71% of those we spoke to who felt very informed about natural disaster insurance were satisfied with their claims experience, compared to just 50% of those who felt they didn’t know enough about their cover prior to making a claim.

As seen in Figure 1.4 below, that lack of satisfaction when making a natural disaster insurance claim is driven by three key concerns, each of which was flagged by more than a third of those we surveyed.

Each of these issues are areas that a broker who’s seen as a trusted expert can help alleviate for a business through advice and education – reducing the number of business owners and decision makers who feel they’re not well informed enough when it comes to their insurance cover.

57% of those we surveyed would like their broker to discuss insurance cover against natural disasters, but only 27% said that their broker had raised the topic.

That provides a large group of customers who are seeking leadership from a broker about natural disaster protection.

When it comes to having that conversation, those same people have flagged four topics they consider the highest priority (seen in Figure 1.5 below).

So, what’s next?

When it comes to helping clients address concerns about the risk of natural disasters, there’s a diverse range of opportunities for brokers to be relied on as trusted experts. These include:

1. Educate clients: As the research suggests, there is a significant knowledge gap when it comes to understanding natural disaster insurance coverage. You can lead the conversation with potential and existing clients, educating them about what their cover does and does not protect against, and taking them through the steps needed to prepare for and mitigate against loss of business due to natural disasters.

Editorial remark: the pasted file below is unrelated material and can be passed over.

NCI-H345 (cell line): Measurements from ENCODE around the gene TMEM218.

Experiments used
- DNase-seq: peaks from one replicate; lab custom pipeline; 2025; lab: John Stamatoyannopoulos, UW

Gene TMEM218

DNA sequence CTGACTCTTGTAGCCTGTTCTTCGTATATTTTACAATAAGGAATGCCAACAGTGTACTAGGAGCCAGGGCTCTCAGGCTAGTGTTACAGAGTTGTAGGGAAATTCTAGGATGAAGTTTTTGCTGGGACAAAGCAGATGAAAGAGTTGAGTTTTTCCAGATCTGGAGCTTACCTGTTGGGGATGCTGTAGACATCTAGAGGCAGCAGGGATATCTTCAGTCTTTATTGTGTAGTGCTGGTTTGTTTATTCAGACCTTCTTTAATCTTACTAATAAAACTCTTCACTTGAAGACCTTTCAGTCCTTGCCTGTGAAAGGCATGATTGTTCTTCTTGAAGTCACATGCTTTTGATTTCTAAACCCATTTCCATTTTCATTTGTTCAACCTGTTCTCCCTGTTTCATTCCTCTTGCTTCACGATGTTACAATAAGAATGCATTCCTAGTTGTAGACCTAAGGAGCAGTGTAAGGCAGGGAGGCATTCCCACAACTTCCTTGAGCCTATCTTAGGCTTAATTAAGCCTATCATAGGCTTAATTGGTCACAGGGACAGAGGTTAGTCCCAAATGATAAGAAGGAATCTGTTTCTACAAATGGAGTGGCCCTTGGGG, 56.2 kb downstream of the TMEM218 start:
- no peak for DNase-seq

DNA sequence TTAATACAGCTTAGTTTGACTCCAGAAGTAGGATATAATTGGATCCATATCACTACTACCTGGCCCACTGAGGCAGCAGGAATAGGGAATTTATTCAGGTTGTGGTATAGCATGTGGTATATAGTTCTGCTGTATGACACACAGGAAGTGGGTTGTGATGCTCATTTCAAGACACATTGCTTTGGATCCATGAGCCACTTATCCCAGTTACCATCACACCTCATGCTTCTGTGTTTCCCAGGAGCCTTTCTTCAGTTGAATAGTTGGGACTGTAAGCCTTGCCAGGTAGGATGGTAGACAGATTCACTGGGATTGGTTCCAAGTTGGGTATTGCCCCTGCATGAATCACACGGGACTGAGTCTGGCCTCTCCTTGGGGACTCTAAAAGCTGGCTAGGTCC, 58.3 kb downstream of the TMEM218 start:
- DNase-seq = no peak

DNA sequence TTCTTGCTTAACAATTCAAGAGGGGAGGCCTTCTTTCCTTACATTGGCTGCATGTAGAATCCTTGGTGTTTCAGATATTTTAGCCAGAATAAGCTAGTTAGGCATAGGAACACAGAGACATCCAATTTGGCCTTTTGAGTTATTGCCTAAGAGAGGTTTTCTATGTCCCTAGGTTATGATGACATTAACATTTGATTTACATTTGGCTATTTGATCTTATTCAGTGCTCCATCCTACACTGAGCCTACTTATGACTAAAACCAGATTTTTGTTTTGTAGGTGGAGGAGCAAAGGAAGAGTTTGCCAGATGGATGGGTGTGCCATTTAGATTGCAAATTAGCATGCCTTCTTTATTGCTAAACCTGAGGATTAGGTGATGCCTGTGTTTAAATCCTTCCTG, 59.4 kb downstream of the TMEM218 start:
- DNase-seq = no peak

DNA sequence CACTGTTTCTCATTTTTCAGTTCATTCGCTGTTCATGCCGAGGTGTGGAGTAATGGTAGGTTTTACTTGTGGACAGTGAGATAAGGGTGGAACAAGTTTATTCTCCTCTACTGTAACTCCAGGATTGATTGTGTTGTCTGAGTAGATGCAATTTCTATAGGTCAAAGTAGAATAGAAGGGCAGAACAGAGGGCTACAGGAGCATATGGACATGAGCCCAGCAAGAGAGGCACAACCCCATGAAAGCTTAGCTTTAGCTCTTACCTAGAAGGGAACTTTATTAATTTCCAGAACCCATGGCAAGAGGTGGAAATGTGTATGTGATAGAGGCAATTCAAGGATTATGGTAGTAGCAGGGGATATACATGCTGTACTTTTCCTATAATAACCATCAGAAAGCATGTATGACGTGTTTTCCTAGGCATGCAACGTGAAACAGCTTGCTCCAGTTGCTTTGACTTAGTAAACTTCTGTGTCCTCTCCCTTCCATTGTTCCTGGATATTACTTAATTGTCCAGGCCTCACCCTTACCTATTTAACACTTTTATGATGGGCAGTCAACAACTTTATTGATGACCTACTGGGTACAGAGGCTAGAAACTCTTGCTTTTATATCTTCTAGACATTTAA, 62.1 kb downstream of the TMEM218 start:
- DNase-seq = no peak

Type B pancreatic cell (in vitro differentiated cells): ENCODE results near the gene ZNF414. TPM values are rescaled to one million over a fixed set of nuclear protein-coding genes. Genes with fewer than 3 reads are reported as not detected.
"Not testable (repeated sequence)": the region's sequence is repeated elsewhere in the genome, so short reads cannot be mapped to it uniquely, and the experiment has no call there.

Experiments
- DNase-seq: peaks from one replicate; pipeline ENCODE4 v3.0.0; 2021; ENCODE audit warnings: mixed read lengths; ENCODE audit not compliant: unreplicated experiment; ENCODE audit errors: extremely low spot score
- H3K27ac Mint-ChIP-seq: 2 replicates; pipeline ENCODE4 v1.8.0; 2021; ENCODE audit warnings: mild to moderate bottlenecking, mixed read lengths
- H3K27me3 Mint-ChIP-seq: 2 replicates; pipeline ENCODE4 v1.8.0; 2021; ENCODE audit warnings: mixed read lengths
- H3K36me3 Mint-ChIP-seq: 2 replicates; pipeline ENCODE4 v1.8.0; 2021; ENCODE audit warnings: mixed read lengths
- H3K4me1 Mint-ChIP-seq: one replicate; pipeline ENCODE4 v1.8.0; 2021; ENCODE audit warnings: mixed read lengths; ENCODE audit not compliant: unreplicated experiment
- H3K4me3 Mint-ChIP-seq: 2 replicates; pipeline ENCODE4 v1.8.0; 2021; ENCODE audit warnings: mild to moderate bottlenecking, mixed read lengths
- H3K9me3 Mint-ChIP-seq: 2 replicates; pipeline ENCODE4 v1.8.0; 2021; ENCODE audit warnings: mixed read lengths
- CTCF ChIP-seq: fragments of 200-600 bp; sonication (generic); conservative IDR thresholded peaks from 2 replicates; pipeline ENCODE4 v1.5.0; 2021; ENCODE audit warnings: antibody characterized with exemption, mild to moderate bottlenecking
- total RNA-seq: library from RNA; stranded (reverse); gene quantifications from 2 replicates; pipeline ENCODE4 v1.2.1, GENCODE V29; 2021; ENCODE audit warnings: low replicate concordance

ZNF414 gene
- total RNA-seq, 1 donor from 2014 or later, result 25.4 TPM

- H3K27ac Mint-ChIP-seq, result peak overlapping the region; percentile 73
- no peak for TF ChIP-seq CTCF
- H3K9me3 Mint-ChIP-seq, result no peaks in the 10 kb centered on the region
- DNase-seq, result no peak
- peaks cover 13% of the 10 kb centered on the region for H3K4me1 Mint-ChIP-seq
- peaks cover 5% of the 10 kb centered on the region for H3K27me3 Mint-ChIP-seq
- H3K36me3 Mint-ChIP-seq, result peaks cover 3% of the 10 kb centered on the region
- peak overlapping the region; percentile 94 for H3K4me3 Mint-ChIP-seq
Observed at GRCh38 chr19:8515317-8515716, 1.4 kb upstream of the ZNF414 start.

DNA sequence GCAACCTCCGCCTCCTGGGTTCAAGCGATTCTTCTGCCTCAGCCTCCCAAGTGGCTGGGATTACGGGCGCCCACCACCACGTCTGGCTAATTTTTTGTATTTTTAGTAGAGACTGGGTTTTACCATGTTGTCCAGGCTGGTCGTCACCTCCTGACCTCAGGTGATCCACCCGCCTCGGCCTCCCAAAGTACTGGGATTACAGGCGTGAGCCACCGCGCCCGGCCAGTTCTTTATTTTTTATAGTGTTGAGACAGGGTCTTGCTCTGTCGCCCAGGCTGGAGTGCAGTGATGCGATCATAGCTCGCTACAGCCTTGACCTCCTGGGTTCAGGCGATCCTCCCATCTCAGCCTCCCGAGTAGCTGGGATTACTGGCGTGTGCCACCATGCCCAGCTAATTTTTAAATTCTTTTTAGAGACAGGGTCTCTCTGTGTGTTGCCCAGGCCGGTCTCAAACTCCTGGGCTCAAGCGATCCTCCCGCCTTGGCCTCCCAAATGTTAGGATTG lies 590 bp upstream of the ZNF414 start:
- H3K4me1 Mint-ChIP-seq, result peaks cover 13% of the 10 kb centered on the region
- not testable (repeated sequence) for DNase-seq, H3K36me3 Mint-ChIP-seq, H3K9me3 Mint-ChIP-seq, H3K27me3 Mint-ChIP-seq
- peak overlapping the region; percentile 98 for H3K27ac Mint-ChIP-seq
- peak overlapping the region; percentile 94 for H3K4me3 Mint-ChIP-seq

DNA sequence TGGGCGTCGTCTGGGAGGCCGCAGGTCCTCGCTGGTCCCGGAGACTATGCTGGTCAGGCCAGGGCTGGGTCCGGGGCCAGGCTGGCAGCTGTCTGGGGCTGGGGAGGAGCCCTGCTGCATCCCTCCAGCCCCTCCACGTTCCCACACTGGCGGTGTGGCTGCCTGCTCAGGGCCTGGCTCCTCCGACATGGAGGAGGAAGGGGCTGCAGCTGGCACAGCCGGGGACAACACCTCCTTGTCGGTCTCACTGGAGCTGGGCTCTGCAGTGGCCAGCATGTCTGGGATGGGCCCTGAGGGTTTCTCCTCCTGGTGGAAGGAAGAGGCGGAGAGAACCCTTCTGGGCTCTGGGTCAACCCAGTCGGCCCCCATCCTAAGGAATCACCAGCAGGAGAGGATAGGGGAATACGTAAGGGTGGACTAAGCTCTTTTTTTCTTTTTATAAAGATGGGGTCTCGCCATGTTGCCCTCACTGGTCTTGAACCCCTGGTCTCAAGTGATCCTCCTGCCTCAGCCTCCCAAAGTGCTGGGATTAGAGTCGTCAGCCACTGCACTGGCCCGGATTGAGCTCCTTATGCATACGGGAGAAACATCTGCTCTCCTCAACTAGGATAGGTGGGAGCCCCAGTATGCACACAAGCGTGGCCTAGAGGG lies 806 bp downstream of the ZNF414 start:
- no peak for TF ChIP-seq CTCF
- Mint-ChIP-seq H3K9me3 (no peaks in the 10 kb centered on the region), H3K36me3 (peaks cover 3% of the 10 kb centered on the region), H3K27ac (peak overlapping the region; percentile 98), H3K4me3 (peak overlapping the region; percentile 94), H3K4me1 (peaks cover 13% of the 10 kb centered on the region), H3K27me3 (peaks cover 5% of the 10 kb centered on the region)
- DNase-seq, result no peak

2. Assess client risk: Help clients reduce risk in areas not covered by insurance, such as making changes to their premises or even relocating to reduce disaster risk. Conduct risk assessments to help clients identify potential hazards and develop risk management strategies.

3. Address misconceptions: Address common misconceptions about natural disaster insurance coverage, such as the belief that standard business insurance covers against all natural hazard perils.

4. Highlight importance of understanding natural disasters and insurance: Explain what insurances can protect their business from financial loss and support them in the event of a natural disaster.

5. Facilitate the claims process: Provide clarity around what is and isn’t included in insurance when it comes to natural disasters. Help clients navigate the claims process and provide support to ensure they feel well-informed throughout.

6. Prioritise communication: Provide ongoing education and communication around natural disaster & insurance coverage to ensure clients feel informed and supported. Be proactive in discussing natural disasters with clients and address their concerns to build trust and long-term relationships.

For the full findings for 2023 Vero SME Insurance Index and what they mean for brokers, download the report or watch the CPD-accredited Vero SME Insurance Index Webinar on demand.

Disclaimer: AAI  Limited ABN 48 005 297 807 trading as Vero Insurance (Vero) has prepared the Vero SME Insurance Index Report (Report) & Webinar. The information in the Report & Webinar is general information only and is not intended to be relied upon – please make your own enquiries.  Subject to any rights you may have under any law, Vero and its related bodies corporate do not assume or accept any legal responsibility for any loss or damage, including loss of business or profits or any other indirect loss, relating to the Webinar & Report. Vero and its related bodies corporate do not guarantee the accuracy, reliability, completeness or currency of the information provided. The Webinar & Report are not a recommendation or statement of opinion about whether a reader or viewer should acquire insurance from Vero (or its related bodies corporate) or services from any insurance intermediary or otherwise alter their business arrangements. The Webinar & Report are based on commissioned research by Vero and should not be used as the basis for any decision in relation to the acquisition or disposal of insurance products or the use of broker services. Readers should confirm information and interpretation of information by seeking independent advice.